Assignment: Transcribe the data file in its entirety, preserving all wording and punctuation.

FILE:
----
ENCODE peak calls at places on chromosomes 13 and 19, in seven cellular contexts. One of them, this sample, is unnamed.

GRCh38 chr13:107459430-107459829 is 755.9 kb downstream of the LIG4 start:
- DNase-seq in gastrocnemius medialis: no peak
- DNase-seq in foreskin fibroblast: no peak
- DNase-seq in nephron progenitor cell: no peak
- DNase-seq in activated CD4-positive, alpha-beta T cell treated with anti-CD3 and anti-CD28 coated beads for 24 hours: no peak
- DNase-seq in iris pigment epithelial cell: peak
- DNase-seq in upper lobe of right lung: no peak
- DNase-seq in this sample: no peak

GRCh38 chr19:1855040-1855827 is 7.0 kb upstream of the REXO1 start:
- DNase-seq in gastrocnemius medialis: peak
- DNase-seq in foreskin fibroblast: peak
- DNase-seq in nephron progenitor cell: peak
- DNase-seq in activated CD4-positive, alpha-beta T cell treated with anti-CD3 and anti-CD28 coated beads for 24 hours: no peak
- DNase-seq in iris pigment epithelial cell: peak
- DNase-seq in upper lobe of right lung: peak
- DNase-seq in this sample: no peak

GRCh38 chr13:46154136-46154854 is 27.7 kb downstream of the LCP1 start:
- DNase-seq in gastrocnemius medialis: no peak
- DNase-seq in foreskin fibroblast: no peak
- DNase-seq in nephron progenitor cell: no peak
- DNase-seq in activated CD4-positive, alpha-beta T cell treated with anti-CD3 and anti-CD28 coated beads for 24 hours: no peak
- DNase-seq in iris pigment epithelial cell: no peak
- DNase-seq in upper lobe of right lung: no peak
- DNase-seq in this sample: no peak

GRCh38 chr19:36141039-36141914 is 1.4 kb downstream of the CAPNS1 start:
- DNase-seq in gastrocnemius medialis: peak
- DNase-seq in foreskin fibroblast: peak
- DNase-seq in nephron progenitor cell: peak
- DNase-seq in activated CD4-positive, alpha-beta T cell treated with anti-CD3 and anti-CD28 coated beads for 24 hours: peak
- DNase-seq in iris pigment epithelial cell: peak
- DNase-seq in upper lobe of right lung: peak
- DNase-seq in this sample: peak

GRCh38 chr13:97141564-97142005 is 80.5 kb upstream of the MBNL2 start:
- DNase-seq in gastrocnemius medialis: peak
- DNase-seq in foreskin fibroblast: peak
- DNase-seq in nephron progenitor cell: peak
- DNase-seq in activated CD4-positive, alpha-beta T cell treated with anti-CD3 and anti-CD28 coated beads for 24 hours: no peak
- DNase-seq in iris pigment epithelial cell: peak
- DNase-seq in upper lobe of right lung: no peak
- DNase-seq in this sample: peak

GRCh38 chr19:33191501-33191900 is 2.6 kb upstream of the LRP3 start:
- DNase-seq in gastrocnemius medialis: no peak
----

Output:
ENCODE peak calls at places on chromosomes 13 and 19, in seven cellular contexts. One of them, this sample, is unnamed.

GRCh38 chr13:107459430-107459829 is 755.9 kb downstream of the LIG4 start:
- DNase-seq in gastrocnemius medialis: no peak
- DNase-seq in foreskin fibroblast: no peak
- DNase-seq in nephron progenitor cell: no peak
- DNase-seq in activated CD4-positive, alpha-beta T cell treated with anti-CD3 and anti-CD28 coated beads for 24 hours: no peak
- DNase-seq in iris pigment epithelial cell: peak
- DNase-seq in upper lobe of right lung: no peak
- DNase-seq in this sample: no peak

GRCh38 chr19:1855040-1855827 is 7.0 kb upstream of the REXO1 start:
- DNase-seq in gastrocnemius medialis: peak
- DNase-seq in foreskin fibroblast: peak
- DNase-seq in nephron progenitor cell: peak
- DNase-seq in activated CD4-positive, alpha-beta T cell treated with anti-CD3 and anti-CD28 coated beads for 24 hours: no peak
- DNase-seq in iris pigment epithelial cell: peak
- DNase-seq in upper lobe of right lung: peak
- DNase-seq in this sample: no peak

GRCh38 chr13:46154136-46154854 is 27.7 kb downstream of the LCP1 start:
- DNase-seq in gastrocnemius medialis: no peak
- DNase-seq in foreskin fibroblast: no peak
- DNase-seq in nephron progenitor cell: no peak
- DNase-seq in activated CD4-positive, alpha-beta T cell treated with anti-CD3 and anti-CD28 coated beads for 24 hours: no peak
- DNase-seq in iris pigment epithelial cell: no peak
- DNase-seq in upper lobe of right lung: no peak
- DNase-seq in this sample: no peak

GRCh38 chr19:36141039-36141914 is 1.4 kb downstream of the CAPNS1 start:
- DNase-seq in gastrocnemius medialis: peak
- DNase-seq in foreskin fibroblast: peak
- DNase-seq in nephron progenitor cell: peak
- DNase-seq in activated CD4-positive, alpha-beta T cell treated with anti-CD3 and anti-CD28 coated beads for 24 hours: peak
- DNase-seq in iris pigment epithelial cell: peak
- DNase-seq in upper lobe of right lung: peak
- DNase-seq in this sample: peak

GRCh38 chr13:97141564-97142005 is 80.5 kb upstream of the MBNL2 start:
- DNase-seq in gastrocnemius medialis: peak
- DNase-seq in foreskin fibroblast: peak
- DNase-seq in nephron progenitor cell: peak
- DNase-seq in activated CD4-positive, alpha-beta T cell treated with anti-CD3 and anti-CD28 coated beads for 24 hours: no peak
- DNase-seq in iris pigment epithelial cell: peak
- DNase-seq in upper lobe of right lung: no peak
- DNase-seq in this sample: peak

GRCh38 chr19:33191501-33191900 is 2.6 kb upstream of the LRP3 start:
- DNase-seq in gastrocnemius medialis: no peak